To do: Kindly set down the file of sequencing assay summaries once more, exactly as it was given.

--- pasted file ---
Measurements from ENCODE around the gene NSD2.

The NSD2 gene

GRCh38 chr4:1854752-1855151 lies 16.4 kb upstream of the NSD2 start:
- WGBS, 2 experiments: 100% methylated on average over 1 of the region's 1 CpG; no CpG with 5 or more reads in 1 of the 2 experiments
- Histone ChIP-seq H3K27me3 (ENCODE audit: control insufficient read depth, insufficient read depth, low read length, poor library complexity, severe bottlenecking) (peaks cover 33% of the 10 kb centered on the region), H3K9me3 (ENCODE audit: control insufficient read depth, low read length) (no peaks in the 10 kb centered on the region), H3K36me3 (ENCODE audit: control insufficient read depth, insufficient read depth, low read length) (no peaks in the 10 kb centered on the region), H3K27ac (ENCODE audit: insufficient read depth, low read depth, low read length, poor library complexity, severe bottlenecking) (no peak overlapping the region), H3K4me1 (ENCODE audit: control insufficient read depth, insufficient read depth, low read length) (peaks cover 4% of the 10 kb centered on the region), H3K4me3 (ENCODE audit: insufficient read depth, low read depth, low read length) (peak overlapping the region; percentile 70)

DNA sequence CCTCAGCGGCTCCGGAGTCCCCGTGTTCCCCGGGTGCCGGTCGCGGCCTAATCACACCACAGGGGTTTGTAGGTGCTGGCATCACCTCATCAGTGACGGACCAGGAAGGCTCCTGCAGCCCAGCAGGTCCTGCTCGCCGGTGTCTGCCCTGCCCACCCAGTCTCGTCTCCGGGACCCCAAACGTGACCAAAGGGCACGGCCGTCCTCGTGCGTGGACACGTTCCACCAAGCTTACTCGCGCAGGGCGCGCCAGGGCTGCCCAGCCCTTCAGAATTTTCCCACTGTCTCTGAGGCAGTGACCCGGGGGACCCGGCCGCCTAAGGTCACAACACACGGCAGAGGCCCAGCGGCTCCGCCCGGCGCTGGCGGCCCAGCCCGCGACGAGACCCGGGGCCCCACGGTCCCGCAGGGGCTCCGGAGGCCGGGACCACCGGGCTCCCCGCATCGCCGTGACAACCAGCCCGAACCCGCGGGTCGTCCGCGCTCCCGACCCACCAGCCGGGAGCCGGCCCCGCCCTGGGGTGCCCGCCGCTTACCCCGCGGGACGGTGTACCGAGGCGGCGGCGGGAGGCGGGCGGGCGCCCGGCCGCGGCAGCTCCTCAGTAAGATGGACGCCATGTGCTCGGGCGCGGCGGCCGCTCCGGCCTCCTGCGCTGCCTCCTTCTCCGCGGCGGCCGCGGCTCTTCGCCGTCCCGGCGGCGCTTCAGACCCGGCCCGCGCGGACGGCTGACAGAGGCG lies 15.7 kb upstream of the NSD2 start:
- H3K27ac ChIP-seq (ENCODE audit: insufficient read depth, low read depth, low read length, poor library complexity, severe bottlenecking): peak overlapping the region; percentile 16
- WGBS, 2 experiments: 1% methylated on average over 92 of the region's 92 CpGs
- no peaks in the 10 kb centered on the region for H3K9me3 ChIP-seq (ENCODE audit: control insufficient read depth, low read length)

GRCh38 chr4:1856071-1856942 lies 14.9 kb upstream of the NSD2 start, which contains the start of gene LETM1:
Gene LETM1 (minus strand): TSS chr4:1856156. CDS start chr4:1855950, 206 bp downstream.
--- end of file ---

Measurements from ENCODE around the gene NSD2.

The NSD2 gene

GRCh38 chr4:1854752-1855151 lies 16.4 kb upstream of the NSD2 start:
- WGBS, 2 experiments: 100% methylated on average over 1 of the region's 1 CpG; no CpG with 5 or more reads in 1 of the 2 experiments
- Histone ChIP-seq H3K27me3 (ENCODE audit: control insufficient read depth, insufficient read depth, low read length, poor library complexity, severe bottlenecking) (peaks cover 33% of the 10 kb centered on the region), H3K9me3 (ENCODE audit: control insufficient read depth, low read length) (no peaks in the 10 kb centered on the region), H3K36me3 (ENCODE audit: control insufficient read depth, insufficient read depth, low read length) (no peaks in the 10 kb centered on the region), H3K27ac (ENCODE audit: insufficient read depth, low read depth, low read length, poor library complexity, severe bottlenecking) (no peak overlapping the region), H3K4me1 (ENCODE audit: control insufficient read depth, insufficient read depth, low read length) (peaks cover 4% of the 10 kb centered on the region), H3K4me3 (ENCODE audit: insufficient read depth, low read depth, low read length) (peak overlapping the region; percentile 70)

DNA sequence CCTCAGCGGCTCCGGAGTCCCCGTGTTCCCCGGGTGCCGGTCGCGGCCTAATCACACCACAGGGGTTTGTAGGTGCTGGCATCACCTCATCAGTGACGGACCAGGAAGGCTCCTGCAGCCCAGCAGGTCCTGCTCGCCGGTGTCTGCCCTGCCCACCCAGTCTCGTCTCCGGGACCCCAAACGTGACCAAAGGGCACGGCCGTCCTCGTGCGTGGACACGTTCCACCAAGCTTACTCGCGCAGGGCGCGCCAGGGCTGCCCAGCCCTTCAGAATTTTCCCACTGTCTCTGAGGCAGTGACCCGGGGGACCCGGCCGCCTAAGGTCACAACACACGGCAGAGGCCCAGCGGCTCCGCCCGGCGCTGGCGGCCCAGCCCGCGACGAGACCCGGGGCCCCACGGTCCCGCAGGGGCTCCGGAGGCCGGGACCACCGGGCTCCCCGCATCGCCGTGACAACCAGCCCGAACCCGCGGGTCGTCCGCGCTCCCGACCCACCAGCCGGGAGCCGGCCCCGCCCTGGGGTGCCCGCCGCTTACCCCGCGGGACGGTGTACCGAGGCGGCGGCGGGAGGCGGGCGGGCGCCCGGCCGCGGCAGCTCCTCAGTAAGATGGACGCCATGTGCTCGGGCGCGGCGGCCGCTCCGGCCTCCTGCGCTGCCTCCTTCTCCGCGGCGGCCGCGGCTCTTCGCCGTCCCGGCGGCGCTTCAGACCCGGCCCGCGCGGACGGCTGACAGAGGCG lies 15.7 kb upstream of the NSD2 start:
- H3K27ac ChIP-seq (ENCODE audit: insufficient read depth, low read depth, low read length, poor library complexity, severe bottlenecking): peak overlapping the region; percentile 16
- WGBS, 2 experiments: 1% methylated on average over 92 of the region's 92 CpGs
- no peaks in the 10 kb centered on the region for H3K9me3 ChIP-seq (ENCODE audit: control insufficient read depth, low read length)

GRCh38 chr4:1856071-1856942 lies 14.9 kb upstream of the NSD2 start, which contains the start of gene LETM1:
Gene LETM1 (minus strand): TSS chr4:1856156. CDS start chr4:1855950, 206 bp downstream.